There can be no surprise with the movie “Stalker” that the tale is going to feature one individual stalking another. Can you possibly imagine the disappointment if there wasn’t? Why would you call it “Stalker,” what sense would it make? None. None at all.
Of course, just because there is a stalking in a movie called “Stalker,” that doesn’t automatically mean the movie makes much sense. Directed by Tyler Savage, this particular one doesn’t.
The film, which is written by Savage and Dash Hawkins, tells the tale of Andy Escobedo (Vincent Van Horn), who has just moved to Los Angeles from Dallas after a bad breakup. Not knowing anyone in the city, he goes to a dive bar one night where he picks up a woman, Sam (Christine Ko), and they head back to her place. An issue arises with their ride share driver, Roger (Michael Joplin), who starts stalking Andy and things get weird.
Sure, at first it’s just some pretty basic stuff with Roger – “accidentally” running into Andy at a coffee shop, convincing Andy to go out for drinks another time, that kind of thing. But, soon enough, it’s breaking into Andy’s apartment, hacking his internet connection, setting up webcams. Then, there’s the utter destruction of Andy’s career and life that takes place.
Without question, what happens to Andy, this ruining of everything, is horrifying. No one deserves to go through what he does. One of the problems with how it’s all presented in the film is that we’re never invested in Andy or his life. Things happen and they’re awful, but we’re never drawn into this man and his world before things take a turn for the worse. Beyond that, we know that Roger is going to be a bad guy from the beginning (again, it’s right there in the title of the movie), and so we keep looking for ways that Andy should have known far sooner to bail on the relationship. Those ways are numerous and every moment Andy doesn’t ghost Roger feels more silly than the last.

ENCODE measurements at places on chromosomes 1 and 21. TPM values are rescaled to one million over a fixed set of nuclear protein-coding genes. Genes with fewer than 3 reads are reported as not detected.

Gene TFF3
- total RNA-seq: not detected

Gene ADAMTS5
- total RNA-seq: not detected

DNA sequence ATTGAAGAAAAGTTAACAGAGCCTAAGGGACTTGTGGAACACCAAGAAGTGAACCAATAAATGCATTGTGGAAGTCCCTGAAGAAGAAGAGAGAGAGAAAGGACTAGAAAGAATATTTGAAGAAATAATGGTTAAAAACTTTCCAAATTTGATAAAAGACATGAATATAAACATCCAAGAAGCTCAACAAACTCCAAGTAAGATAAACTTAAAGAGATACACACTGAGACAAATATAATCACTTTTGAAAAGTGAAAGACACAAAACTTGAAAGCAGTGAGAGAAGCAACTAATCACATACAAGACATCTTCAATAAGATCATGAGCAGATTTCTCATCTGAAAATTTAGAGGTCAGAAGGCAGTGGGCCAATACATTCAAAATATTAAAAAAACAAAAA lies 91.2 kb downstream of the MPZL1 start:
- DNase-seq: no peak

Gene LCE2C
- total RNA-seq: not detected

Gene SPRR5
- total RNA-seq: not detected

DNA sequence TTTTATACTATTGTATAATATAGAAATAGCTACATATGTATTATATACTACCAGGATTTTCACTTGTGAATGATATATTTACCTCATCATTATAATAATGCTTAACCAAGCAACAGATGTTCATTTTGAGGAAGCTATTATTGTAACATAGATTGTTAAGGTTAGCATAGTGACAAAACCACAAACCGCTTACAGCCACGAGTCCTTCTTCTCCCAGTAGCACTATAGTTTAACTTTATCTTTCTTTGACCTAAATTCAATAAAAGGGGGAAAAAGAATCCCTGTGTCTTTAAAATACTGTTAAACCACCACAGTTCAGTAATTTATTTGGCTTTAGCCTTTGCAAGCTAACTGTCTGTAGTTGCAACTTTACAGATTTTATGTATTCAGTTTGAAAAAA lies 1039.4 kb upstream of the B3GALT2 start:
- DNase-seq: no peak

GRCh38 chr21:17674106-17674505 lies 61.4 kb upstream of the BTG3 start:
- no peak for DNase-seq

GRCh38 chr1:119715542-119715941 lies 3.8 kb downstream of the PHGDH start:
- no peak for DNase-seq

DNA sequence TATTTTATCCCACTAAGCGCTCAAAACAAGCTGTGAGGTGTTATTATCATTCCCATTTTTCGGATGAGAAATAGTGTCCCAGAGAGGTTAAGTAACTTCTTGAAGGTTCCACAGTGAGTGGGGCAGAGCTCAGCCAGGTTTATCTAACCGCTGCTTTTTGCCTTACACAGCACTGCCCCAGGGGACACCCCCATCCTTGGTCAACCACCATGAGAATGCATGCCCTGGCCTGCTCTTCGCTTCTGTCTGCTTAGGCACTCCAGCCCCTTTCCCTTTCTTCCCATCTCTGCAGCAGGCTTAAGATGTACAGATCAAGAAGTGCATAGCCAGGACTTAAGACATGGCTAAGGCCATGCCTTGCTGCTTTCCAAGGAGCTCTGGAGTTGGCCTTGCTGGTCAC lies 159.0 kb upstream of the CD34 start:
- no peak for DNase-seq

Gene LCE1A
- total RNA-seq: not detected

It would be incorrect to say that there is no build in the severity of what Andy undergoes during the movie. There is, without question, a ratcheting up of Roger’s horrific nature and the things through which he puts Andy. However, having that severity build isn’t the same as building the tension, or story, in the movie, and those elements are lacking. It takes so very long for “Stalker” to get where we all know it’s going and then it doesn’t do very much once it’s arrived.
Worse still, there is from time to time, almost a lack of enthusiasm the movie has for its own material. When it gives us moments like Andy finally (and way too late) going to the police station for help, the way that visit unfolds is almost a parody. The police end up mocking this poor man in a way that is starkly contrasted to the rest of the proceedings. The movie, save this scene at the police station, takes place in the real world. This one, however, does not and the contrast is jarring.
Perhaps we are to understand the scene as Andy’s fever dream of what the world has become—and he definitely has nightmares in the movie—but such an argument seems like a stretch. It is a moment we are all expecting to see, and have all already worked out just why the police won’t be able to help, so to do something we don’t see coming with the moment could be interesting and there’s something admirable in going for it. The results, however, are not. They only serves to undercut the tale and pull the audience further away from Andy.
In fact, on the whole “Stalker” doesn’t work. The story is thin, the events are only nominally engaging, and there is little reason to be invested with any of the characters. Clueing us in that there is going to be a stalker is okay, but the very ways in which the dynamic between the three leads play out fails to either surprise or cause audience investment, and that is not.
My best advice: if someone keeps following you around and wants to be friends but you have a bad feeling about them, listen to your gut. Avoid being a horror cliché. If only Andy had done the same.
photo credit: Vertical Entertainment